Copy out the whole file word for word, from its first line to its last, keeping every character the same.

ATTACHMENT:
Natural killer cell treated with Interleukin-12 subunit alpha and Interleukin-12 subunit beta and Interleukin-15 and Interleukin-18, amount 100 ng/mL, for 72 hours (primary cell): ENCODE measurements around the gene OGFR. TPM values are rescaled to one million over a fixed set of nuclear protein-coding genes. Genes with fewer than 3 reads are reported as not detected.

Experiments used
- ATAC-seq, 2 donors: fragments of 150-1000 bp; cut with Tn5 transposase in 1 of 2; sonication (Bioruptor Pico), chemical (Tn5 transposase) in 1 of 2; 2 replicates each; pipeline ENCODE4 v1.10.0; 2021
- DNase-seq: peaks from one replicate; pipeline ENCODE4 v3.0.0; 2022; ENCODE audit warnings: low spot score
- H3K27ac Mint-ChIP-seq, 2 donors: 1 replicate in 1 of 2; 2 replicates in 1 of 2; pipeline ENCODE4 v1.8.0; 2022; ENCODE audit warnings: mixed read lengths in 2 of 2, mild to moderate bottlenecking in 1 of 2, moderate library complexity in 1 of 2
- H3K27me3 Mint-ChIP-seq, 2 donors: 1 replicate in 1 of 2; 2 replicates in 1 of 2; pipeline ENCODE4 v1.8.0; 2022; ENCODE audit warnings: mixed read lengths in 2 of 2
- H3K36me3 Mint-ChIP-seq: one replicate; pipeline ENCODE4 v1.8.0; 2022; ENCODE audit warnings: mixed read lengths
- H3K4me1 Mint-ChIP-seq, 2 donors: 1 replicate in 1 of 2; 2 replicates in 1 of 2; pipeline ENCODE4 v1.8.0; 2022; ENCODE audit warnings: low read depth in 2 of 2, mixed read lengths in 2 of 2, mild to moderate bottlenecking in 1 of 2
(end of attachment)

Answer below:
Natural killer cell treated with Interleukin-12 subunit alpha and Interleukin-12 subunit beta and Interleukin-15 and Interleukin-18, amount 100 ng/mL, for 72 hours (primary cell): ENCODE measurements around the gene OGFR. TPM values are rescaled to one million over a fixed set of nuclear protein-coding genes. Genes with fewer than 3 reads are reported as not detected.

Experiments used
- ATAC-seq, 2 donors: fragments of 150-1000 bp; cut with Tn5 transposase in 1 of 2; sonication (Bioruptor Pico), chemical (Tn5 transposase) in 1 of 2; 2 replicates each; pipeline ENCODE4 v1.10.0; 2021
- DNase-seq: peaks from one replicate; pipeline ENCODE4 v3.0.0; 2022; ENCODE audit warnings: low spot score
- H3K27ac Mint-ChIP-seq, 2 donors: 1 replicate in 1 of 2; 2 replicates in 1 of 2; pipeline ENCODE4 v1.8.0; 2022; ENCODE audit warnings: mixed read lengths in 2 of 2, mild to moderate bottlenecking in 1 of 2, moderate library complexity in 1 of 2
- H3K27me3 Mint-ChIP-seq, 2 donors: 1 replicate in 1 of 2; 2 replicates in 1 of 2; pipeline ENCODE4 v1.8.0; 2022; ENCODE audit warnings: mixed read lengths in 2 of 2
- H3K36me3 Mint-ChIP-seq: one replicate; pipeline ENCODE4 v1.8.0; 2022; ENCODE audit warnings: mixed read lengths
- H3K4me1 Mint-ChIP-seq, 2 donors: 1 replicate in 1 of 2; 2 replicates in 1 of 2; pipeline ENCODE4 v1.8.0; 2022; ENCODE audit warnings: low read depth in 2 of 2, mixed read lengths in 2 of 2, mild to moderate bottlenecking in 1 of 2